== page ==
"Squarely on point is the case of Eduardo Eigenman vs. Marydeen Guerra and Froilan Guerra, 61 O.G. (31) 4722:


'MARRIAGE; VALIDITY; LICENSE WRONGFULLY OBTAINED DOES NOT INVALIDATE MARRIAGE; REASON. - A marriage under a license is not invalidated by the fact that the license was wrongfully obtained (I Tolentino on the Civil Code, 1960 ed., pp. 215-216, citing Melchor vs. Melchor, 102 Neb. 790, 169 NW 720). Lack of authority on the part of the subscribing officer would not render the marriage void where the essential requirements for its validity were present. This irregularity is primarily the lookout of the subscribing officer or his superior (San Gabriel, et al. vs. San Gabriel, Jr., CA-G.R. No. 23729-R, Nov. 27, 1959). This must be so, for the local civil registrar who issues the marriage license is not required to inquire into the authority of the officer administering the oath, and neither is the person solemnizing the marriage required to investigate as to whether or not a marriage license, which appears to have been issued by a competent official, was legally obtained.'


"What the law declares as null and void are marriages solemnized without a marriage license (Art. 80, NCC)."


xxx xxx xxx




"After my dissenting opinion was submitted to the Division of Five on July 2, 1974, defense counsel apparently got knowledge of the grounds for the dissent and immediately adjusted his stand by filing on July 8, 1974 a 'Motion to Consider as Motion for Reconsideration. In the Alternative, as Motion for new Trial' (Roll 200-202), putting emphasis on the fact that Atty. Magin Dones, the notary public before whom the marriage applications, Exhibits 2 and 2-A, were sworn to, was not a notary public on the date he acted as such. This fact, even if proven in the new trial, will not alter my conclusion that the Motion for Reconsideration and/or New Trial is without merit because a marriage under a license is not invalidated by the fact that the license was wrongfully obtained, let alone the point that his new issue was not raised in the lower court nor before this Court on the appeal of the bigamy case."[10]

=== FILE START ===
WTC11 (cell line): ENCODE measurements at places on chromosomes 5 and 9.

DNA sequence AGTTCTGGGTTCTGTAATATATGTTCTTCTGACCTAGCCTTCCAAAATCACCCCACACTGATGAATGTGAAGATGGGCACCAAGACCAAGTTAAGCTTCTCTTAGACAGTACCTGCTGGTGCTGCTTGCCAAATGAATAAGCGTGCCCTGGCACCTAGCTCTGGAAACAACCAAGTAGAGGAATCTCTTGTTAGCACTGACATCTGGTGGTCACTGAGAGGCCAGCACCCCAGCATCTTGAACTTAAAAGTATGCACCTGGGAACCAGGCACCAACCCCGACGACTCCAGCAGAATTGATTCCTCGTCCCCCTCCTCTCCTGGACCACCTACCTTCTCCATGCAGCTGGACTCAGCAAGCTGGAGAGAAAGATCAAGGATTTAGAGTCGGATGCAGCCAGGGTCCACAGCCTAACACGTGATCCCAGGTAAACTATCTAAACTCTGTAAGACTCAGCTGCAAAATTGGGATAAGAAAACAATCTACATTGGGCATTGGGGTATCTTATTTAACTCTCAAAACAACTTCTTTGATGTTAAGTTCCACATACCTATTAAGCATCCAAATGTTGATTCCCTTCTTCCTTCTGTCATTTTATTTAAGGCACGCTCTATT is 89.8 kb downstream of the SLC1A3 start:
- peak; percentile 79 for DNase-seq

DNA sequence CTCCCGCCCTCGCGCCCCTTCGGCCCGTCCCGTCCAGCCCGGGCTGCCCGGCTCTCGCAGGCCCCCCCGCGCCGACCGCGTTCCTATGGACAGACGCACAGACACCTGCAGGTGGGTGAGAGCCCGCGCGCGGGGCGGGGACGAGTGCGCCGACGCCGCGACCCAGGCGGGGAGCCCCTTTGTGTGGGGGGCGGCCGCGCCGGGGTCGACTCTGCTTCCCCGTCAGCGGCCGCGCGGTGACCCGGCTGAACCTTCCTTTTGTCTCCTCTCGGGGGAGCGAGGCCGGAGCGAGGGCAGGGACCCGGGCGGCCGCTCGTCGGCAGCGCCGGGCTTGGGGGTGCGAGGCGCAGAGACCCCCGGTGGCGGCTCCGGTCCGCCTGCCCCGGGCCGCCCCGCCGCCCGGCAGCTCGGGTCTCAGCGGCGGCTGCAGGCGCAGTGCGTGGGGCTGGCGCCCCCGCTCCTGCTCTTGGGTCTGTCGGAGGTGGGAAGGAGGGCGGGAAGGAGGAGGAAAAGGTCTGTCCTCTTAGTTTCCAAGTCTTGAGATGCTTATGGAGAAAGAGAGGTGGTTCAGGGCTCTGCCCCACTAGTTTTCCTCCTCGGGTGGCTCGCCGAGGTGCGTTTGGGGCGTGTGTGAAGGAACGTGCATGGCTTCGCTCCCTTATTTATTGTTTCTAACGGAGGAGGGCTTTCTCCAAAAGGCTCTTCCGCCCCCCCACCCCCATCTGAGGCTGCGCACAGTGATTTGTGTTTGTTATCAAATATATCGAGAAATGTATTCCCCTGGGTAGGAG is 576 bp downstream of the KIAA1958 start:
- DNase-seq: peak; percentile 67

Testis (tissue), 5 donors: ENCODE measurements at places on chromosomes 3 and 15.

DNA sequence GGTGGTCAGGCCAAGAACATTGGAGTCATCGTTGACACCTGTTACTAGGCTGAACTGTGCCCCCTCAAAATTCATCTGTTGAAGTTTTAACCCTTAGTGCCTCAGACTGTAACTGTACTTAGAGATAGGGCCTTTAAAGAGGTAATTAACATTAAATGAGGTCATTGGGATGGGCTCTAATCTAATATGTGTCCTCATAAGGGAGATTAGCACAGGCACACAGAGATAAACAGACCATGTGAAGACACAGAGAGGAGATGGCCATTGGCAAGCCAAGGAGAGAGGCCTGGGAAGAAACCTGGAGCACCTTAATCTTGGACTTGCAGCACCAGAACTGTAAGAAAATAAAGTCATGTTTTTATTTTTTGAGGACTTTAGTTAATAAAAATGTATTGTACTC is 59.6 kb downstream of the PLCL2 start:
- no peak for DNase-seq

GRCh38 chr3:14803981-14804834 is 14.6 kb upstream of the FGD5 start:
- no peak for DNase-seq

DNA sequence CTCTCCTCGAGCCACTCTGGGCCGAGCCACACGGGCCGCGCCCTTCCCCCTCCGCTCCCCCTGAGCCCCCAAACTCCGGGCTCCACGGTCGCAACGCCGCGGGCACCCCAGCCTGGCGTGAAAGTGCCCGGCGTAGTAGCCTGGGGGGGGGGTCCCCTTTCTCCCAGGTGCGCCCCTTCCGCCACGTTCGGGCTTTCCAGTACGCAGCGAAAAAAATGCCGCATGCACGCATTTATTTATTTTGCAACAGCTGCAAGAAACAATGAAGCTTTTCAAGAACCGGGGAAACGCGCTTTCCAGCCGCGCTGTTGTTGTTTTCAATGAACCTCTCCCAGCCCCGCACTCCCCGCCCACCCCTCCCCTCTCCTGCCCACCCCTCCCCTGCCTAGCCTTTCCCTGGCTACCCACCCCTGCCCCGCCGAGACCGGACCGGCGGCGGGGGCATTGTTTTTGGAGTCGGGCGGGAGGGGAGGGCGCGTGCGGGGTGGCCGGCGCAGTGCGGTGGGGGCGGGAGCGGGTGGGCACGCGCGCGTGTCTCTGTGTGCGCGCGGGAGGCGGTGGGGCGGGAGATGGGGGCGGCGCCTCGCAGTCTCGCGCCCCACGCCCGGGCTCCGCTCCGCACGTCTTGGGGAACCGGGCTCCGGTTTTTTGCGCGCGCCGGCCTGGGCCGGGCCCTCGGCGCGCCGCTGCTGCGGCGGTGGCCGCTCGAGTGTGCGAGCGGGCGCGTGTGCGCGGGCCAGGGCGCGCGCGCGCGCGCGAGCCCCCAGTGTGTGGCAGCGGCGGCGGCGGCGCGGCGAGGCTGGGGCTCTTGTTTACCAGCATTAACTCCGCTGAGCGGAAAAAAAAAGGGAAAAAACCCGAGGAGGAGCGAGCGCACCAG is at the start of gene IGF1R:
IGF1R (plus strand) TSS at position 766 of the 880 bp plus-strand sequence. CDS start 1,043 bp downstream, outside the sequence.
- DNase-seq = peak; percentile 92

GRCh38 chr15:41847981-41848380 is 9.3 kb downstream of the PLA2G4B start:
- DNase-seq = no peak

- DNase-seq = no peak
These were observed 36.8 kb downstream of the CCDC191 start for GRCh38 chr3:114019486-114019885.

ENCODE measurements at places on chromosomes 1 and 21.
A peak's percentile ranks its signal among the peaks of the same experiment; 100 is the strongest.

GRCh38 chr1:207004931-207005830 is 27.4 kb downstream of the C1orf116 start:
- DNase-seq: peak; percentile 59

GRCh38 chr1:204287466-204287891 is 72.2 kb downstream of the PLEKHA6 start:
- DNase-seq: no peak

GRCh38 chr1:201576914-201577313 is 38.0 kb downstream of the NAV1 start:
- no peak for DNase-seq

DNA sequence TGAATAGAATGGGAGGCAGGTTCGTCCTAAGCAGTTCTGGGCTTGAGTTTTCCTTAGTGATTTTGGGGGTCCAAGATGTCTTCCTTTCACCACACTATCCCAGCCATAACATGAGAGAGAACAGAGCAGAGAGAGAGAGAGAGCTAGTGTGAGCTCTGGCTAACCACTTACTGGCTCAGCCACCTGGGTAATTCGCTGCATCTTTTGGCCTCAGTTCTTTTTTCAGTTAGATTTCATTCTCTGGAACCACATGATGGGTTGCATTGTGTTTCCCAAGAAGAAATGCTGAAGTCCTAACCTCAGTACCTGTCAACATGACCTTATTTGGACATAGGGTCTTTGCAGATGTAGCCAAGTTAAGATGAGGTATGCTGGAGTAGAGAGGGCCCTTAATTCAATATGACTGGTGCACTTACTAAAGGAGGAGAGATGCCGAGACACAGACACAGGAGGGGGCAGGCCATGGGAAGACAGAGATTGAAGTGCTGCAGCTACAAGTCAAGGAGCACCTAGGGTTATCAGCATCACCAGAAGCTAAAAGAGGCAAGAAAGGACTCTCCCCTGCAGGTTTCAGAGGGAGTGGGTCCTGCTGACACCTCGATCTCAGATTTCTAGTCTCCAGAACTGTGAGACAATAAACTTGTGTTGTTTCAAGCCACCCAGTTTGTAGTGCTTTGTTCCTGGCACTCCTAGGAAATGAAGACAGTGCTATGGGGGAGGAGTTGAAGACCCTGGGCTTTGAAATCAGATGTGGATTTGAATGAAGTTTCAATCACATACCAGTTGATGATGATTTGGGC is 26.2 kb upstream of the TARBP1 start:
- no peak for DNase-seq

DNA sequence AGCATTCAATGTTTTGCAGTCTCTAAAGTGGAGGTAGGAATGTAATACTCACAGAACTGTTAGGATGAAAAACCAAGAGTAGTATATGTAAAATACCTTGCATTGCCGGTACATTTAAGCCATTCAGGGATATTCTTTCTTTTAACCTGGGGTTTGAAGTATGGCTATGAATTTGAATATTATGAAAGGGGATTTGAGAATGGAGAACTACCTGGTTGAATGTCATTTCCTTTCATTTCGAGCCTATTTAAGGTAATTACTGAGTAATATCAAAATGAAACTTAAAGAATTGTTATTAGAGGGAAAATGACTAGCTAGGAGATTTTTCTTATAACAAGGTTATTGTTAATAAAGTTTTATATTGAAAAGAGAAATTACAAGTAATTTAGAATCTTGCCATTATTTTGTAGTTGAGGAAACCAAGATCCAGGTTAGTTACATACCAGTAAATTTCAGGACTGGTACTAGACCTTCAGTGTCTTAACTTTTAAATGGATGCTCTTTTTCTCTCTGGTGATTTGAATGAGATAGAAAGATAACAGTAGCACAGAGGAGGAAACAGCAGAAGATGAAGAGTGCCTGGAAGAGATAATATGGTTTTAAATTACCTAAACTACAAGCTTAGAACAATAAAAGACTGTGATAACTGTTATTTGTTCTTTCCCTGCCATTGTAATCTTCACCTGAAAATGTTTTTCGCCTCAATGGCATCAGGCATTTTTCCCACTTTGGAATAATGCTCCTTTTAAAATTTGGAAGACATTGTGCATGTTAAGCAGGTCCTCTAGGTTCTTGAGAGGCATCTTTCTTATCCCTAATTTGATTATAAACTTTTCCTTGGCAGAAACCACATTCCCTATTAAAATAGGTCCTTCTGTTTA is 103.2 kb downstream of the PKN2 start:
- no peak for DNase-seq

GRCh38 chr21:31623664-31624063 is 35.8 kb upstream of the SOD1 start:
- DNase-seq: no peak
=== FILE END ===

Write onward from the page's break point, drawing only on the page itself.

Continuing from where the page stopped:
Still and all, the petitioner insists on a finding of grave abuse of discretion on the part of the respondent Court for having denied his alternative motion for new trial. He states that his position is "not that as a legal proposition the marriage was null and void because the marriage license that was issued was based on a defective marriage application." He contends that "since the respondent Court's as well as the trial court's principal basis in considering petitioner and those of his witnesses' testimonies as not credible, which is the fact that on July 13, 1960, petitioner and Leonida subscribed and swore to their marriage applications before Atty. Dones as notary public, is shown to be false, then there exists no ground for the Court' s not believing petitioner and his witnesses." Again, he alludes to the preliminary voting on his motions stating that "even Justice de Castro when voting to consider the motion for reconsideration as a motion for new trial believed that the admission of the newly discovered evidence would prove the rush marriage and his contention that the second marriage was a "gunshot marriage."[11] Without ruling on the decision rendered by the respondent Court on March 13, 1974 since this has not been placed squarely before Us, apart from the rule that We are bound by the findings and conclusions of fact made by the respondent Court,[12] We hereby quote a portion of the said decision if only to show that petitioner does not stand on solid ground and to demonstrate that he cannot thereby force the conclusion that there has been no clear vote for his conviction. The pertinent portion of the decision of March 13, 1974 states that:


"The version of the defense by which it attempts to make out what it terms as a 'gunshot marriage' is inherently weak and improbable, from facts and circumstances established not only the State evidence but also by that of the defense itself. Thus, aside from the fact that the marriage license was applied for long before the marriage, which discounts the employment of force, threat or intimidation as already noted, appellant got all his clothes from his first wife a few months after the second marriage.


"According to Aurea, the second wife, Leonida was living with her mother-in-law, appellant's mother, when she called up by phone Leonida for a heart-to-heart talk about the matter of their marriage to a common husband.